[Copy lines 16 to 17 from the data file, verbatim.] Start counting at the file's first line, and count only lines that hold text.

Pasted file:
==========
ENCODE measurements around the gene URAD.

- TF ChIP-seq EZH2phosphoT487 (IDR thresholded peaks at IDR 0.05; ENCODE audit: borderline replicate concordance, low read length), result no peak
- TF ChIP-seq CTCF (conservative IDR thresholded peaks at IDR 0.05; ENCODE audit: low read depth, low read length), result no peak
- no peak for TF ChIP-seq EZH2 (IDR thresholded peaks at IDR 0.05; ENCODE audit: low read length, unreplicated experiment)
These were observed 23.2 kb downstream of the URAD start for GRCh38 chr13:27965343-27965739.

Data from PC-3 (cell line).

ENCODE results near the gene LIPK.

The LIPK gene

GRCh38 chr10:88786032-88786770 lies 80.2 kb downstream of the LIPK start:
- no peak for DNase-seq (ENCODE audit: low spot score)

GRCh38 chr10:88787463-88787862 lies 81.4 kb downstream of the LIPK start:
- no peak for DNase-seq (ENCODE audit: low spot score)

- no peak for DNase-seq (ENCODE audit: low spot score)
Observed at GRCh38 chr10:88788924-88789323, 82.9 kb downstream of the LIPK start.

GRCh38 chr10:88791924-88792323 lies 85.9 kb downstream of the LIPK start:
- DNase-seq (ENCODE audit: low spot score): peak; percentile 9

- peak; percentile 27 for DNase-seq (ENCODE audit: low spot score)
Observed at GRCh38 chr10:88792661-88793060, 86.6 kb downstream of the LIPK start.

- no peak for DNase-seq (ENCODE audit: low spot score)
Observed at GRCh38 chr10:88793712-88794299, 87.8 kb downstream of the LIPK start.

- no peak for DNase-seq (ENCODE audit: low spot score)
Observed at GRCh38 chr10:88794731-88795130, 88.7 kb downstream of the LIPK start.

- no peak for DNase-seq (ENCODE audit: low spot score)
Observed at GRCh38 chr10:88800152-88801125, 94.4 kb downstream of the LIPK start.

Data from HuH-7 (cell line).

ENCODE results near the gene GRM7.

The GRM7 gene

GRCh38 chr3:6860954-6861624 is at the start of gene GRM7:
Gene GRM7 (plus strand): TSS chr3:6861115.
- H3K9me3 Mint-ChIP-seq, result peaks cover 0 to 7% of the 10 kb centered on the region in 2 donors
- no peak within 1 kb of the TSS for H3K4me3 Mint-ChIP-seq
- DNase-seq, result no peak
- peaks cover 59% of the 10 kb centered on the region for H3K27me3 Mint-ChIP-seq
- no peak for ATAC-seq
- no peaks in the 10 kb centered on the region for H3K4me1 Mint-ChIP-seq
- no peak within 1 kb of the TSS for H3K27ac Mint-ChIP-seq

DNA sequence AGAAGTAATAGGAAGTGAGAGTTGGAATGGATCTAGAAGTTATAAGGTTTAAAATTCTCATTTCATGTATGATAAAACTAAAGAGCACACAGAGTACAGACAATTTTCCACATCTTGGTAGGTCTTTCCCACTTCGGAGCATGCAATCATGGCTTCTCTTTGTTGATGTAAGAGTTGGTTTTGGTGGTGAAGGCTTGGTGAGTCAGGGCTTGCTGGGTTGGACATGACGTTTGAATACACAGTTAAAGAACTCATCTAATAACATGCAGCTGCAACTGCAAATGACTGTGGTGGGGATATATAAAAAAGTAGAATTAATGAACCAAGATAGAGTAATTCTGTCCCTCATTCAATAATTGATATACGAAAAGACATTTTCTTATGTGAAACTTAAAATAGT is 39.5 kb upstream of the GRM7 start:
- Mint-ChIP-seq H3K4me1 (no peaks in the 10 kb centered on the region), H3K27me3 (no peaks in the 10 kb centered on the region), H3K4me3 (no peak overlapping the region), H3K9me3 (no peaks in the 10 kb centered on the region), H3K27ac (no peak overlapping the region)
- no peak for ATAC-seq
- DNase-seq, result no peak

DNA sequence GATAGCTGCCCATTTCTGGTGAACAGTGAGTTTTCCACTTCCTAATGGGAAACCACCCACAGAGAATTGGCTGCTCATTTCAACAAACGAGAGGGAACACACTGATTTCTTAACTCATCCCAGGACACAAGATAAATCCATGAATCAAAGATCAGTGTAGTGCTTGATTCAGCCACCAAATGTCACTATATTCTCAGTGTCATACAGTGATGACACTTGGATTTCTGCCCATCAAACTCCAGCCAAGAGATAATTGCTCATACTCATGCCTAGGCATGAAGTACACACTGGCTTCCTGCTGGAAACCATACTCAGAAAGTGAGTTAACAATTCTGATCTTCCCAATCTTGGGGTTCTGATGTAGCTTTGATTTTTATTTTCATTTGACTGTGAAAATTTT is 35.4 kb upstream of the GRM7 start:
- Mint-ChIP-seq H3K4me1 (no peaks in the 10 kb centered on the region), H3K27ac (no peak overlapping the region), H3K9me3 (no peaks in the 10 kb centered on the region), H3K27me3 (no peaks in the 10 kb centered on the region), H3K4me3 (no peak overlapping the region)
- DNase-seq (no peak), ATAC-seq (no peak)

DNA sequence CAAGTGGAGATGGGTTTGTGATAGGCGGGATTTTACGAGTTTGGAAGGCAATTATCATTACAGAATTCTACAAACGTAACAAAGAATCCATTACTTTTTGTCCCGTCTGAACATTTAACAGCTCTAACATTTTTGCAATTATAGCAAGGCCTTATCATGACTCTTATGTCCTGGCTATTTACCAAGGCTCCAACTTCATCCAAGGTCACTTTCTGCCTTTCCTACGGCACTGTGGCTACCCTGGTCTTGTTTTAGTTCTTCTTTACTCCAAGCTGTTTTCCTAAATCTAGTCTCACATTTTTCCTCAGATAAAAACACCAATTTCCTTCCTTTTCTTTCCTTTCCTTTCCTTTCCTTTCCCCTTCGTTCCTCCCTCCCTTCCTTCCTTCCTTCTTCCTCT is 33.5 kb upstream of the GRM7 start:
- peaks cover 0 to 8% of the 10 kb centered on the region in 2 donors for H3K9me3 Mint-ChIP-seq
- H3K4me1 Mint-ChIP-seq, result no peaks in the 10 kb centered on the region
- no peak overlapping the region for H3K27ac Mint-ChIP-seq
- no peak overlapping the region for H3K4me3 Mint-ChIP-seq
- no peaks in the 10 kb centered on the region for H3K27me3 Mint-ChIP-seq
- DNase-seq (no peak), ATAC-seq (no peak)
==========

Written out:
- DNase-seq (ENCODE audit: low spot score): peak; percentile 9

- peak; percentile 27 for DNase-seq (ENCODE audit: low spot score)